L.A. blew Andrew Bynum up to be the next big thing. Saying that his offense is better that Dwight Howard’s was and is a myth. He’s a good player that gives you a double-double with a couple blocks per game. That’s what you want in a big man and he fills that role, he just isn’t the leader or impact player Howard is. Howard is the most dominant defender in the paint, not only protecting the rim but his presence forces opponents to settle for jumpers. Offensively, Bynum takes too long with the ball, and it’s difficult to draw a play up for someone not in the huddle.
Howard didn’t handle his free agency campaign and trade request like he should have, but that doesn’t change his superiority on the floor. He’s obviously someone Orlando built around, and he has come through with defensive player of the year awards, all star bids, he’s an MVP candidate, and even took the Magic to the finals a couple seasons ago. On the other hand, Bynum was the third or fourth option and that’s when he touched the court.
The Lakers won rings with Pau Gasol as the second option. With Howard reportedly not wanting to come to L.A., Bynum has one foot out the door, we saw Lamar Odom get traded as an all star and sixth man of the year for a trade exception, I’m worried about the direction of the franchise under Jim Buss. It’s still summertime and early, but Steve Nash is an uptempo player surrounded by a half-court supporting cast. Gasol can get up and down the floor a little bit, you know the pick and roll offense will be allusive, but this squad isn’t built to maximize the Nash acquisition. Last time I checked they won without an elite point guard, so although Nash is a great player especially for draft picks, I’m not sold that this team is a legit title contender right now.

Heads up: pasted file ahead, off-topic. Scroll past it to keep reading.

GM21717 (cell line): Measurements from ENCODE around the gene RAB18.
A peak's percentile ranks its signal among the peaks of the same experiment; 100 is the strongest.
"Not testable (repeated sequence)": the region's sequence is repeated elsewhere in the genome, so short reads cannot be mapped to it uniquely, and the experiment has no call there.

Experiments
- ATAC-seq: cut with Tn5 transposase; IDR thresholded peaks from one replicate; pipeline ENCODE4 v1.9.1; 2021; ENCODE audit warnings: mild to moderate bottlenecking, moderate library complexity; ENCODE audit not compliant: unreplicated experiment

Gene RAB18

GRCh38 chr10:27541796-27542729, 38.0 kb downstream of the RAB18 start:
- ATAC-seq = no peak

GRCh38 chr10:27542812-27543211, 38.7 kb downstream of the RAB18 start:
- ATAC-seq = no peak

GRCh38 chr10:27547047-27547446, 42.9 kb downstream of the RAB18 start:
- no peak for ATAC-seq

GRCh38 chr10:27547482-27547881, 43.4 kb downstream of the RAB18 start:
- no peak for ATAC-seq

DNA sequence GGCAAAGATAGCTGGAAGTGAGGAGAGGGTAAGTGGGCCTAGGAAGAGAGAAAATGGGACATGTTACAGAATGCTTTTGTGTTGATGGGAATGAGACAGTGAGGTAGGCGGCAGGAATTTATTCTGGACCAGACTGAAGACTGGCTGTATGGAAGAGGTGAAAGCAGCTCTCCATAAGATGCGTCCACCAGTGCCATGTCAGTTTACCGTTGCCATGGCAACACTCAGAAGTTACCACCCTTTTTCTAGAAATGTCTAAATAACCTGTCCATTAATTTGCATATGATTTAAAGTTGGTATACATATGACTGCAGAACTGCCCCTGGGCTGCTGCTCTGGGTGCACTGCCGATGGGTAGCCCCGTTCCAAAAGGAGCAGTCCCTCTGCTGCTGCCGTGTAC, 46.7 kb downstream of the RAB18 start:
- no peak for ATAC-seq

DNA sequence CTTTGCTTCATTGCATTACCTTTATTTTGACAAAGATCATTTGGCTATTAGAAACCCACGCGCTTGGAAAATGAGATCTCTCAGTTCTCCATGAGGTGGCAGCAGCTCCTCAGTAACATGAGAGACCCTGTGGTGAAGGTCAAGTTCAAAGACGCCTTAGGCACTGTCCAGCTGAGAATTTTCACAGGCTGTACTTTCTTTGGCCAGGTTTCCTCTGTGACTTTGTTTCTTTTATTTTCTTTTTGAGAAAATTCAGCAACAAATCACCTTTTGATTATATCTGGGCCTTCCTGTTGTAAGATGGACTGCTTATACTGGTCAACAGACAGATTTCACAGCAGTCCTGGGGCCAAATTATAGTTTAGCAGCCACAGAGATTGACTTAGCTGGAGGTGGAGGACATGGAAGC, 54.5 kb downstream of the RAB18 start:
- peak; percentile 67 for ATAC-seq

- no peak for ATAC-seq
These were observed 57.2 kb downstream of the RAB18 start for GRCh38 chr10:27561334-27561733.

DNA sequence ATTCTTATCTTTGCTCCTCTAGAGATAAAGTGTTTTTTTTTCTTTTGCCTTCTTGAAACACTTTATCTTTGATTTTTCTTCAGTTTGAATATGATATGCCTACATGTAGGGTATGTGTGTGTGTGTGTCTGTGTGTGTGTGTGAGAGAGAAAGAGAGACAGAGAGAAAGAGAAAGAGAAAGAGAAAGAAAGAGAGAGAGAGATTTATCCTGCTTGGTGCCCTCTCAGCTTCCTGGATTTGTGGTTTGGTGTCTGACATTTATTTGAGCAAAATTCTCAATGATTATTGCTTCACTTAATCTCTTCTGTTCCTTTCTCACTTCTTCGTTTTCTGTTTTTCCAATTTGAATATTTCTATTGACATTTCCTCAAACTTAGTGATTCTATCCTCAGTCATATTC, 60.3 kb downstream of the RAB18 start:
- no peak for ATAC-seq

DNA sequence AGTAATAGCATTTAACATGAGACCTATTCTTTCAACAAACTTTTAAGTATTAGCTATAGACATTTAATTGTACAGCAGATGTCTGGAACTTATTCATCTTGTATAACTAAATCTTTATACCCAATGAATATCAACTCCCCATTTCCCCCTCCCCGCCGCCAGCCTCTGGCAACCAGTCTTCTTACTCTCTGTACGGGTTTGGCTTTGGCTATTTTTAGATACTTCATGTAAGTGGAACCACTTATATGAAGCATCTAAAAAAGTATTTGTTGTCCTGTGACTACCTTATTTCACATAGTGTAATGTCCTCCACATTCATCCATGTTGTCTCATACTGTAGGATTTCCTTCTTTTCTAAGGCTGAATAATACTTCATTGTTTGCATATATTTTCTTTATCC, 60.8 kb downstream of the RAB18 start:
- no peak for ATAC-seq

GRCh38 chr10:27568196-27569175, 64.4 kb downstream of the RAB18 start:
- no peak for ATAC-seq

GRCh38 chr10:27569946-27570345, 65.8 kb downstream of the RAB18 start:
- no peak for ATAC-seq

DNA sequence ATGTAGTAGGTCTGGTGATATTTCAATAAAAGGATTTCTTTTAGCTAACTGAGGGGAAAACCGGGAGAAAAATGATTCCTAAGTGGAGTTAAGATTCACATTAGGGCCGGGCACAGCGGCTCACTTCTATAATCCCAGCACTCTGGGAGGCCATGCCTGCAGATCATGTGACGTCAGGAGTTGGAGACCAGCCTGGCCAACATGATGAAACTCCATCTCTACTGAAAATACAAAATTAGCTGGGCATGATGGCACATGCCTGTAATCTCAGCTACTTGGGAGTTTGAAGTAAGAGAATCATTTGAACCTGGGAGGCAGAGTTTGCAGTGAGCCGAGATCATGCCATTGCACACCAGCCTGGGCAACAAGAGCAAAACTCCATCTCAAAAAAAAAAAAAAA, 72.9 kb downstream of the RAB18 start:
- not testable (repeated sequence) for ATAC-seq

Back to the bigs, Bynum is what he is so you can remove the “potential” label from him. He is an elite second that will play his role and give you that occasional game where he takes over. That’s great, any team in the league will take a 7-footer with those abilities, the L.A. hype got carried away as usual. And no, Bynum doesn’t display the plethora of moves Howard shows with consistency. Howard is more fluid so his spin moves down low result in dunks. Bynum hasn’t done half the up-and-under moves that Howard does, and the only thing Bynum does exceptionally better is he knocks down free throws. Which is a big deal, so kudos to him but he isn’t going to stay here when it’s all said and done.
The Lake Show will be fun to watch, led by their future Hall of Fame back court. Hopefully Kobe Bryant and Steve Nash stay healthy at their respective ages and don’t start to feel the wear and tear. There’s 3 things to keep your eye on from this point forward: Bynum’s mentality and play throughout his contract situation, Howard’s back recovery , and Jim Buss running the Lakers. Los Angeles usually makes moves , and they still have work to re-enter the championship picture. With that said, I don’t trust Mike Brown nor Jim Buss, but it’s hard not to trust the Black Mamba. I just don’t think they have enough shooting to spread the court, the bench is still so-so, and the window of opportunity is closing until a blockbuster deal goes down.